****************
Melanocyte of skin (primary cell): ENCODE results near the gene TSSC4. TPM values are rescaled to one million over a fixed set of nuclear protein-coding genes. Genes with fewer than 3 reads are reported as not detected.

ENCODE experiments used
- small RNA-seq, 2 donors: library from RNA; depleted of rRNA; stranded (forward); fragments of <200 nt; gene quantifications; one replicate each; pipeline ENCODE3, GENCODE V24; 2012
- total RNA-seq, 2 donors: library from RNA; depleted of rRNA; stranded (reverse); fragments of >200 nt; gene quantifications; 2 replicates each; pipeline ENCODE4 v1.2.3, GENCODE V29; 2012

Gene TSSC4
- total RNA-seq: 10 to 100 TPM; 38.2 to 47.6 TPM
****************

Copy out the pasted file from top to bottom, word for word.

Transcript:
Melanocyte of skin (primary cell): ENCODE results near the gene TSSC4. TPM values are rescaled to one million over a fixed set of nuclear protein-coding genes. Genes with fewer than 3 reads are reported as not detected.

ENCODE experiments used
- small RNA-seq, 2 donors: library from RNA; depleted of rRNA; stranded (forward); fragments of <200 nt; gene quantifications; one replicate each; pipeline ENCODE3, GENCODE V24; 2012
- total RNA-seq, 2 donors: library from RNA; depleted of rRNA; stranded (reverse); fragments of >200 nt; gene quantifications; 2 replicates each; pipeline ENCODE4 v1.2.3, GENCODE V29; 2012

Gene TSSC4
- total RNA-seq: 10 to 100 TPM; 38.2 to 47.6 TPM